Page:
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Purves D, Augustine GJ, Fitzpatrick D, et al., editors. Neuroscience. 2nd edition. Sunderland (MA): Sinauer Associates; 2001.

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Neuroscience. 2nd edition.

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Summation of Synaptic Potentials

The postsynaptic effects of most synapses in the brain are not nearly as large as those at the neuromuscular junction; indeed, PSPs due to the activity of individual synapses are usually well below the threshold for generating postsynaptic action potentials, and may be only a fraction of a millivolt. How, then, can neurons in the brain transmit information from presynaptic to postsynaptic cells if most central synaptic effects are subthreshold? The answer is that neurons in the central nervous system are typically innervated by thousands of synapses, and the PSPs produced by each active synapse can sum together—in space and in time—to determine the behavior of the postsynaptic neuron.

Consider the highly simplified case of a neuron that is innervated by two excitatory synapses, each generating a subthreshold EPSP, and an inhibitory synapse that produces an IPSP (Figure 7.7A). While activation of either one of the excitatory synapses alone (E1 or E2 in Figure 7.7B) produces a subthreshold EPSP, activation of both excitatory synapses at about the same time causes the two EPSPs to sum together. If the sum of the two EPSPs (E1 + E2) depolarizes the postsynaptic neuron sufficiently to reach the threshold potential, a postsynaptic action potential results. Summation thus allows subthreshold EPSPs to influence action potential production. Likewise, an IPSP generated by an inhibitory synapse (I) can sum (algebraically speaking) with a subthreshold EPSP to reduce its amplitude (E1 + I) or can sum with suprathreshold EPSPs to prevent the postsynaptic neuron from reaching threshold (E1 + I + E2).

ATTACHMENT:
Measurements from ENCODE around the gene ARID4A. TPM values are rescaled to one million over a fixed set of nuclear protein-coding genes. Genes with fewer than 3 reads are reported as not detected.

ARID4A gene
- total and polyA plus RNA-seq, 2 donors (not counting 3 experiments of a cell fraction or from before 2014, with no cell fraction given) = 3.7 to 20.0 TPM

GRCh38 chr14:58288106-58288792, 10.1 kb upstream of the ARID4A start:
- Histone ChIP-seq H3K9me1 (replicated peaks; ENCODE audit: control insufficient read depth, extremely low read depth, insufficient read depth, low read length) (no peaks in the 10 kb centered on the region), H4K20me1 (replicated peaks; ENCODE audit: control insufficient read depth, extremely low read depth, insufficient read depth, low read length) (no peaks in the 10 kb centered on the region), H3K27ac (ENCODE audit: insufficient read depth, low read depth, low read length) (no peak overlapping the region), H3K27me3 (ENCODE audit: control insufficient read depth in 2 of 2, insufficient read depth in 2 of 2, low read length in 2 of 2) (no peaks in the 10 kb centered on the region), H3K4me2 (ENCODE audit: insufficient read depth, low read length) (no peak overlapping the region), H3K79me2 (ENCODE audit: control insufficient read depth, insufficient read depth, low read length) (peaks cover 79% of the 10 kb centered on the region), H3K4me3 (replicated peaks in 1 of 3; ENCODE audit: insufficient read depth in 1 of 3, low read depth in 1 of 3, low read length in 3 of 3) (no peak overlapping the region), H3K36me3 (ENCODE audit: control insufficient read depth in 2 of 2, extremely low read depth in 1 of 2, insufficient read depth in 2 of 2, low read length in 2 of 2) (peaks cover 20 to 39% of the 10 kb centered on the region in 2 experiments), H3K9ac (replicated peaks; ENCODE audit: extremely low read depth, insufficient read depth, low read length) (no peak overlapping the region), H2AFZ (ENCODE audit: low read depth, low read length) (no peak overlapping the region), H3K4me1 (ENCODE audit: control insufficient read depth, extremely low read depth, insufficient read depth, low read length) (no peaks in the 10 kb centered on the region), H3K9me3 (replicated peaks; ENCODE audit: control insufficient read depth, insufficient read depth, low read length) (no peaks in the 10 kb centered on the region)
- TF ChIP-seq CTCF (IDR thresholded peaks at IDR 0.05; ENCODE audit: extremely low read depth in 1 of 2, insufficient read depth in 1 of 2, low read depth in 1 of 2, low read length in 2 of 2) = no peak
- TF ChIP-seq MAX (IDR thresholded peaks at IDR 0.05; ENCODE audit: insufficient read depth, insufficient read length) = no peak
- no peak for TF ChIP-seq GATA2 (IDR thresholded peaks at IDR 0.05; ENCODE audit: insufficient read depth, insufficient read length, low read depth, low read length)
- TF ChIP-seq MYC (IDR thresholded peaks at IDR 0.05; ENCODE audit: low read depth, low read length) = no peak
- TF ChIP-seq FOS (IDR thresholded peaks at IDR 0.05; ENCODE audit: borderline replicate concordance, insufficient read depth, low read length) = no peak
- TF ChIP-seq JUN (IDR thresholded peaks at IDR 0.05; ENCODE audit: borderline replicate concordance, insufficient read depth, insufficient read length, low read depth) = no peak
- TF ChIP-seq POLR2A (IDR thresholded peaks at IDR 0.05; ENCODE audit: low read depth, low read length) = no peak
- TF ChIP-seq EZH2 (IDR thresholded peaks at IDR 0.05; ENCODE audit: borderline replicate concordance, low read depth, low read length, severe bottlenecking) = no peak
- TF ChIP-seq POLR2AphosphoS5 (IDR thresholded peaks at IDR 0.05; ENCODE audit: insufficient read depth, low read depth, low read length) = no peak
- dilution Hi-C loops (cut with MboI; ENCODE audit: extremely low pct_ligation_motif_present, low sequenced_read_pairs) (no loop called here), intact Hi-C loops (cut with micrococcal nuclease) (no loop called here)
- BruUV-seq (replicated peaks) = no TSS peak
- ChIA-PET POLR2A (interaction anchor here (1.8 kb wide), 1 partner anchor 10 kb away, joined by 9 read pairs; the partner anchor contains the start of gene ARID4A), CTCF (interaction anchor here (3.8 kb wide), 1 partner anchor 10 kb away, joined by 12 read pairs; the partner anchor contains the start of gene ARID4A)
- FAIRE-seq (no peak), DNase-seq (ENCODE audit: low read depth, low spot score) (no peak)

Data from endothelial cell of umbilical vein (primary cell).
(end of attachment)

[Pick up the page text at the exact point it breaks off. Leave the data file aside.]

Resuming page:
Figure 7.7. Summation of postsynaptic potentials.

Figure 7.7

Summation of postsynaptic potentials. (A) A microelectrode records the postsynaptic potentials produced by the activity of two excitatory synapses (E1 and E2) and an inhibitory synapse (I). (B) Electrical responses to synaptic activation. Stimulating (more...)

In short, the summation of EPSPs and IPSPs by a postsynaptic neuron permits a neuron to integrate the electrical information provided by all the inhibitory and excitatory synapses acting on it at any moment. Whether the sum of active synaptic inputs results in the production of an action potential depends on the balance between excitation and inhibition. If the sum of all EPSPs and IPSPs results in a depolarization of sufficient amplitude to raise the membrane potential above threshold, then the postsynaptic cell will produce an action potential. Conversely, if inhibition prevails, then the postsynaptic cell will remain silent. Normally, the balance between EPSPs and IPSPs changes continually over time, depending on the number of excitatory and inhibitory synapses active at a given moment and the magnitude of the current at each synapse. Summation is therefore a neurotransmitter-induced tug-of-war between all excitatory and inhibitory postsynaptic currents; the outcome of the contest determines whether or not a postsynaptic neuron becomes an active element in the neural circuit to which it belongs (Figure 7.8).

Figure 7.8. Events from neurotransmitter release to postsynaptic excitation or inhibition.

Figure 7.8

Events from neurotransmitter release to postsynaptic excitation or inhibition. Neurotransmitter release at all presynaptic terminals on a cell results in receptor binding, which causes the opening or closing of specific ion channels. The resulting conductance (more...)

By agreement with the publisher, this book is accessible by the search feature, but cannot be browsed.

Copyright © 2001, Sinauer Associates, Inc.
Bookshelf ID: NBK11104


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